by Barry Rubin
Much of the mass media seems to be saying, to paraphrase John Lennon and Yoko Ono, “All we are saying is give the Muslim Brotherhood a chance.”
There are three arguments supporting this policy that are worth discussing in large part because the Muslim Brotherhood’s advocates don’t have any others.
The first, which one hears everywhere, is that the Muslim Brotherhood is full of factions that are moderate and hip young people who want real democracy. If this were true, it should be easy to prove. Here are some of the ways to do that:
Do you think the 2nd Amendment will be destroyed by the Biden Administration?
Who are the leaders of these factions? What is their composition? Where have they put forward alternative positions? What posts do they hold in the movement? Was there a battle among factions on choosing the Brotherhood’s parliamentary or presidential candidates? How have they reinterpreted in a more liberal way Sharia law? Do their opponents in Egypt recognize the existence of these factions? Do those who defected from the Brotherhood say that the movement they formerly thought to be irredeemably radical has changed?
At the same time, the Brotherhood’s leadership continues to come up, without contradiction in the ranks, with the most extreme, intolerant, and bloodthirsty positions. Even if it were to be established that other factions exist, one would have to show that these factions had some chance of directing policy.
And the young hip people in Turkey’s old fogey Islamist movement have now been running the country for almost a decade, carrying out the work of fundamental transformation in that once secular polity toward being an Islamist state. They are far from finished.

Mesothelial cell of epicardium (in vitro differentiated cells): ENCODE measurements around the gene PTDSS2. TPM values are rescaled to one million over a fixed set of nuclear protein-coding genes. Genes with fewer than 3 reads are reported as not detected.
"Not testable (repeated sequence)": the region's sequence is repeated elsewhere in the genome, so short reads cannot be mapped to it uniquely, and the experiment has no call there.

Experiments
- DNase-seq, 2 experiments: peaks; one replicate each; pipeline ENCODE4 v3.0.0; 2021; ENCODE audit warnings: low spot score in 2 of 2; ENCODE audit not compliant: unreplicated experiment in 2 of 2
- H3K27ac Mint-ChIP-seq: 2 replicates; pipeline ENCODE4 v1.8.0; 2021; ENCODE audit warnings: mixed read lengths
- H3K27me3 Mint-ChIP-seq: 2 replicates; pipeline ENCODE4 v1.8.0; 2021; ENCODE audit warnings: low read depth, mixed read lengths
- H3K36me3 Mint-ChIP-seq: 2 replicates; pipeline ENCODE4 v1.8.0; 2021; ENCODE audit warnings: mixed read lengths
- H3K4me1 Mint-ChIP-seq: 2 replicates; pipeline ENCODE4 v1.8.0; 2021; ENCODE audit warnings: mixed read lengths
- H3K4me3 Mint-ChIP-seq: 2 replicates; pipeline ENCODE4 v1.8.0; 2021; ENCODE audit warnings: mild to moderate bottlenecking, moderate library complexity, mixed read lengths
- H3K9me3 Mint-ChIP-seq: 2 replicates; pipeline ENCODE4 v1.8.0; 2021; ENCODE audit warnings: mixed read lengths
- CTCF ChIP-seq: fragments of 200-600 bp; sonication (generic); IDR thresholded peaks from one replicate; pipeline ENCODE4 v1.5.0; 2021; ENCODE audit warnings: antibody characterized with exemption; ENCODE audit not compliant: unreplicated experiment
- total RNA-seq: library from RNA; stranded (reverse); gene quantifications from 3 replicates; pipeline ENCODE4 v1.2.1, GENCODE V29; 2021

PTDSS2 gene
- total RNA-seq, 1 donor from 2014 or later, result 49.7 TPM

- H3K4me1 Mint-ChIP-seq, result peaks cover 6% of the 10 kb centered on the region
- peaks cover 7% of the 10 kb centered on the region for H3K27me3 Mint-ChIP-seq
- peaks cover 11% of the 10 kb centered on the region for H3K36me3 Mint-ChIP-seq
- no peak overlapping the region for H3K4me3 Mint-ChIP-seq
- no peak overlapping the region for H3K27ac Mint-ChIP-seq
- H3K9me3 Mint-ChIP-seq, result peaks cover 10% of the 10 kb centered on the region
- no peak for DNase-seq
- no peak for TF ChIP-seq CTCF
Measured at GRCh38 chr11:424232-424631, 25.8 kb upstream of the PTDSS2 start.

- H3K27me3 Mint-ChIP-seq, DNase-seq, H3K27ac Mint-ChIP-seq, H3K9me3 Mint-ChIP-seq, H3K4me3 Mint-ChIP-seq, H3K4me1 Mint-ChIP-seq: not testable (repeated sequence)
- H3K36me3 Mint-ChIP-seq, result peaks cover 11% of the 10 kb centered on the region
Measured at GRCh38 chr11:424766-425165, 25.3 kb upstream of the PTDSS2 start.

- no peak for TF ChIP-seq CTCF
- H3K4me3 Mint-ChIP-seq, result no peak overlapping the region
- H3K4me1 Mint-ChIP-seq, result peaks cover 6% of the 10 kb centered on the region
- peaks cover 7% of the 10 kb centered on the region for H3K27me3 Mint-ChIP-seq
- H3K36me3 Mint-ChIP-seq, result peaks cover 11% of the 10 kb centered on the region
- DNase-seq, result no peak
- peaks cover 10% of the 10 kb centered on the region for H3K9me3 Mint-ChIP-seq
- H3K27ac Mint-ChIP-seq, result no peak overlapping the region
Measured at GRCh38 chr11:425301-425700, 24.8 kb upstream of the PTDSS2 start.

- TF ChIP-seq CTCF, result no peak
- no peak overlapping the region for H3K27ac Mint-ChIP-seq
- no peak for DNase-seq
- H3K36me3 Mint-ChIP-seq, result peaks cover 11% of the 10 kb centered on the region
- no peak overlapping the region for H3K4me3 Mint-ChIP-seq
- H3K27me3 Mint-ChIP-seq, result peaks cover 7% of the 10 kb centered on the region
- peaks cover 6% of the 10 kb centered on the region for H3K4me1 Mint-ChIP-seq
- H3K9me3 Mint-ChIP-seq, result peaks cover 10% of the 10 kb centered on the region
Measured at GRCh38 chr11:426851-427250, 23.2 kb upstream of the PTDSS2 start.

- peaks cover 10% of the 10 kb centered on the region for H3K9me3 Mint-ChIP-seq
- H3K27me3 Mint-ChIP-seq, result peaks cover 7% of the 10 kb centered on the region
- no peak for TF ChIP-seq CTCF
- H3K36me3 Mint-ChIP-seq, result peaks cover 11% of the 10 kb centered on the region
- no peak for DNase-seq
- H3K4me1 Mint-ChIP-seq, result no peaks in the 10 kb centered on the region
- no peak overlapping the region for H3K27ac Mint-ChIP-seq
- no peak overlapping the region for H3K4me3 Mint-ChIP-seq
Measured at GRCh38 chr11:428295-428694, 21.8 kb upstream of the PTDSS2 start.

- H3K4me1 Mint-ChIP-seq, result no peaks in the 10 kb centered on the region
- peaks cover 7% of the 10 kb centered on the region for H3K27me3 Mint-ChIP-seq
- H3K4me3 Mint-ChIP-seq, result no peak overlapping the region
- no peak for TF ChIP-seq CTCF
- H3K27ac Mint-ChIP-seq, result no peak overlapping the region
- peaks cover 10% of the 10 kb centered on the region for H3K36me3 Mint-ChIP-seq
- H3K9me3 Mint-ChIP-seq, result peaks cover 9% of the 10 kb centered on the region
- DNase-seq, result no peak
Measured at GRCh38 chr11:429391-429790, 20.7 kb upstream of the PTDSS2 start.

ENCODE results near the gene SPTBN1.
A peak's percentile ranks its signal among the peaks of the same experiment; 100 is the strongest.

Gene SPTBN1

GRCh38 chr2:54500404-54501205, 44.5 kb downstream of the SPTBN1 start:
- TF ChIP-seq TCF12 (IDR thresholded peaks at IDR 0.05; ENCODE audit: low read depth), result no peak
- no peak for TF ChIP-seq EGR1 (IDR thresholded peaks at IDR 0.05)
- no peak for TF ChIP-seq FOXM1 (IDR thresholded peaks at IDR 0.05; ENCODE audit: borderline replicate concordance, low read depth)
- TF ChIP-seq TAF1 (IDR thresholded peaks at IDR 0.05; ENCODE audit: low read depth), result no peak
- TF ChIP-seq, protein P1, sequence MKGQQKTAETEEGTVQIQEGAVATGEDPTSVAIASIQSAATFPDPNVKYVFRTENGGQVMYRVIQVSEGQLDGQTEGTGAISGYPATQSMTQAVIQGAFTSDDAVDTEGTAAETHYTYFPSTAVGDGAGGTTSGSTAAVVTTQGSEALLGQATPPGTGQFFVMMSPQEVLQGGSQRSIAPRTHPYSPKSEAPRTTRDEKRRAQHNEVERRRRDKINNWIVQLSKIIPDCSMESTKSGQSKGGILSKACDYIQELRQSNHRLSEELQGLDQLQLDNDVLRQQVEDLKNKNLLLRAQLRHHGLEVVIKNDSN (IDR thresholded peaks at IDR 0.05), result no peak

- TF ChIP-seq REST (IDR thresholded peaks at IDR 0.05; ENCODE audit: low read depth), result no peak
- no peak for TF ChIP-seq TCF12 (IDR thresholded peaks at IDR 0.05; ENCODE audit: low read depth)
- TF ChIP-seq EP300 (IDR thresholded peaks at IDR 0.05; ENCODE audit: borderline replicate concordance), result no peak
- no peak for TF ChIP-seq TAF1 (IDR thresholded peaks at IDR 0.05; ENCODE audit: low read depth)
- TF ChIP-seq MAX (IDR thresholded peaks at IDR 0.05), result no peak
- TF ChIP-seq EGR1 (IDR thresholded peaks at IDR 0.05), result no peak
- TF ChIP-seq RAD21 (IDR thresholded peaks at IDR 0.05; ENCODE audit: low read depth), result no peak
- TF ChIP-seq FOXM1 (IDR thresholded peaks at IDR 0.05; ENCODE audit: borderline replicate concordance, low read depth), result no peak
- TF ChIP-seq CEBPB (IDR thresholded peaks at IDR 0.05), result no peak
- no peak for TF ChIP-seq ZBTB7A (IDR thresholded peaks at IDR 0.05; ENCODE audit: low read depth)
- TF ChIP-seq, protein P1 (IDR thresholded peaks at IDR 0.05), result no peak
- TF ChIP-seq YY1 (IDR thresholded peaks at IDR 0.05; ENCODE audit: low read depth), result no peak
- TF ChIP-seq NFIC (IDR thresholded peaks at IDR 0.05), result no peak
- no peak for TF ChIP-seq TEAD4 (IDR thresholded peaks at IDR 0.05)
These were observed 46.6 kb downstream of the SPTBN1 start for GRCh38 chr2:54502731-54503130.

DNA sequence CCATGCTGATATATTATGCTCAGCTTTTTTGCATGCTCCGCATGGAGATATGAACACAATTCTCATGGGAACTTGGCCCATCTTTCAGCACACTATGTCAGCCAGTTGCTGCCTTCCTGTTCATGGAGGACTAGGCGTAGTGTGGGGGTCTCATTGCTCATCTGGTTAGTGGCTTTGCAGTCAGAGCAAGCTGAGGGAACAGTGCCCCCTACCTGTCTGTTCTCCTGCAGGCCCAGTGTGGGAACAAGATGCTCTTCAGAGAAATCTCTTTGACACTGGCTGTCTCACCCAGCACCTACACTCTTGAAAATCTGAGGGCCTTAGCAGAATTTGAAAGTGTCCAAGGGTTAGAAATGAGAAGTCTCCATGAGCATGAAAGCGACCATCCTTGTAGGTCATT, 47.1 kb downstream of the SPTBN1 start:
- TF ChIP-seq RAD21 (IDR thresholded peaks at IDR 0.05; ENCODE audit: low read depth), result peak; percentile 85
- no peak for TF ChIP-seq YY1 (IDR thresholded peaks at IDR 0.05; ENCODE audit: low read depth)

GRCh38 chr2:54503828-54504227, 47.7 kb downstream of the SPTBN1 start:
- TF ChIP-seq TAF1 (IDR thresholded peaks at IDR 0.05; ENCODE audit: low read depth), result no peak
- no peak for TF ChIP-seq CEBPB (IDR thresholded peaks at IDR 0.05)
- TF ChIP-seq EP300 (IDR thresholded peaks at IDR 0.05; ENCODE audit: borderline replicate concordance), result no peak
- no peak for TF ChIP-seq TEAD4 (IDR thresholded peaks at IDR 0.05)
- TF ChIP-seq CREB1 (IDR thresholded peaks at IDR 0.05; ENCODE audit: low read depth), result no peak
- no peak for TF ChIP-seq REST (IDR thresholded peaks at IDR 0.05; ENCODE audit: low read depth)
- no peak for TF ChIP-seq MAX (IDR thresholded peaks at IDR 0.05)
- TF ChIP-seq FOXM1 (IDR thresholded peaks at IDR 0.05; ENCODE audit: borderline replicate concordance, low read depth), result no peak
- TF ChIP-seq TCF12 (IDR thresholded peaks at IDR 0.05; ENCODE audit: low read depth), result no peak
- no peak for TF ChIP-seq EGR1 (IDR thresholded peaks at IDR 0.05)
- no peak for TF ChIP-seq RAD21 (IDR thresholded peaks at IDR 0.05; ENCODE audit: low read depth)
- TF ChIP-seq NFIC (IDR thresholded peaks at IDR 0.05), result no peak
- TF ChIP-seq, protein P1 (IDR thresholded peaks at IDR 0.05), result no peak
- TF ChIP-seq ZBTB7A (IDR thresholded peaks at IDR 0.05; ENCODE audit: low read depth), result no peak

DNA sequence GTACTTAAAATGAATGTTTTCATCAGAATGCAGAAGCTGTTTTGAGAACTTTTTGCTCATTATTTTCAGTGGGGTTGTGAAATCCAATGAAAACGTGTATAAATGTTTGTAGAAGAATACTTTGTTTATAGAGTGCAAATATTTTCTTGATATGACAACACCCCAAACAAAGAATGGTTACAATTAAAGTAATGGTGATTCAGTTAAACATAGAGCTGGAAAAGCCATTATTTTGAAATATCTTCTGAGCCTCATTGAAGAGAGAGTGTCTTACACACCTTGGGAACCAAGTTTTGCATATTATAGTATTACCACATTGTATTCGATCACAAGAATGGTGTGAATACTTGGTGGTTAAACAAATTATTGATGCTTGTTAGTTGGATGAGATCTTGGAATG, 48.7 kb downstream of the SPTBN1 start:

It used to be that public debates depended on the ability of those arguing for a given thesis to provide proof. Now they are conducted by one side simply censoring out the other. Apparently on the question of Muslim Brotherhood moderation, the science is settled.
Incidentally, in countering my view on this point, the BBC interviewer kept referring to a New Statesman article on the Brotherhood which he said showed the group was becoming moderate. Not to my surprise, the author was Fawaz Gerges, a propagandist for the Islamists who has done zero research on the subject.
A second argument, expressed, for example, by former British Prime Minister Tony Blair, is that we must “hope” for the best. There’s nothing wrong with hoping for the best but that’s not the most effective type of national strategy. In this case, “hope” means doing nothing, saying nothing, and thinking nothing. And we should also remember that hope in the Palestinian Authority’s moderation even as it forms a partnership with Hamas and refuses to negotiate with Israel.
So the problems with hope are: it can paralyze action including efforts to shape the situation; it comes too late, after the new dictators are already in power; and it quickly goes over into being wishful thinking.
It’s also nice if there’s some evidence for having a belief that things will turn out all right. The poet Emily Dickinson wrote that “hope is the thing with feathers.” So is cowardice.
Dickinson wrote of hope:
I’ve heard it in the chilliest land,/And on the strangest sea;/Yet, never, in extremity,/It asked a crumb of me.
Precisely, hope requires you to do nothing. No need for action, confrontation, responsibility, or risk. And some cannot distinguish between the call of that little bird and that of the Sirens, who lured the ships (of state?) onto the rocks where all aboard perished.
Third, there’s the “This is what democracy looks like” argument. Wadah Khanfar, former head of al-Jazira, has an op-ed entitled, “Islamism’s Positive Side,” that appeared in the Guardian and also The Age, in Australia. Naturally, readers are not told that al-Jazira is an Islamist operation. It’s sort of like presenting a Communist in his role as leader of a front group to tell you that the Communists are very trustworthy.
Still, it is refreshing that Khanfar admits:
In the Arab world, too, there has been mounting tension between Islamists and secularists, who feel anxious about Islamic groups. Many voices [there] warn that the Arab Spring will lead to an Islamic winter, and that the Islamists, though claiming to support democracy, will soon turn against it.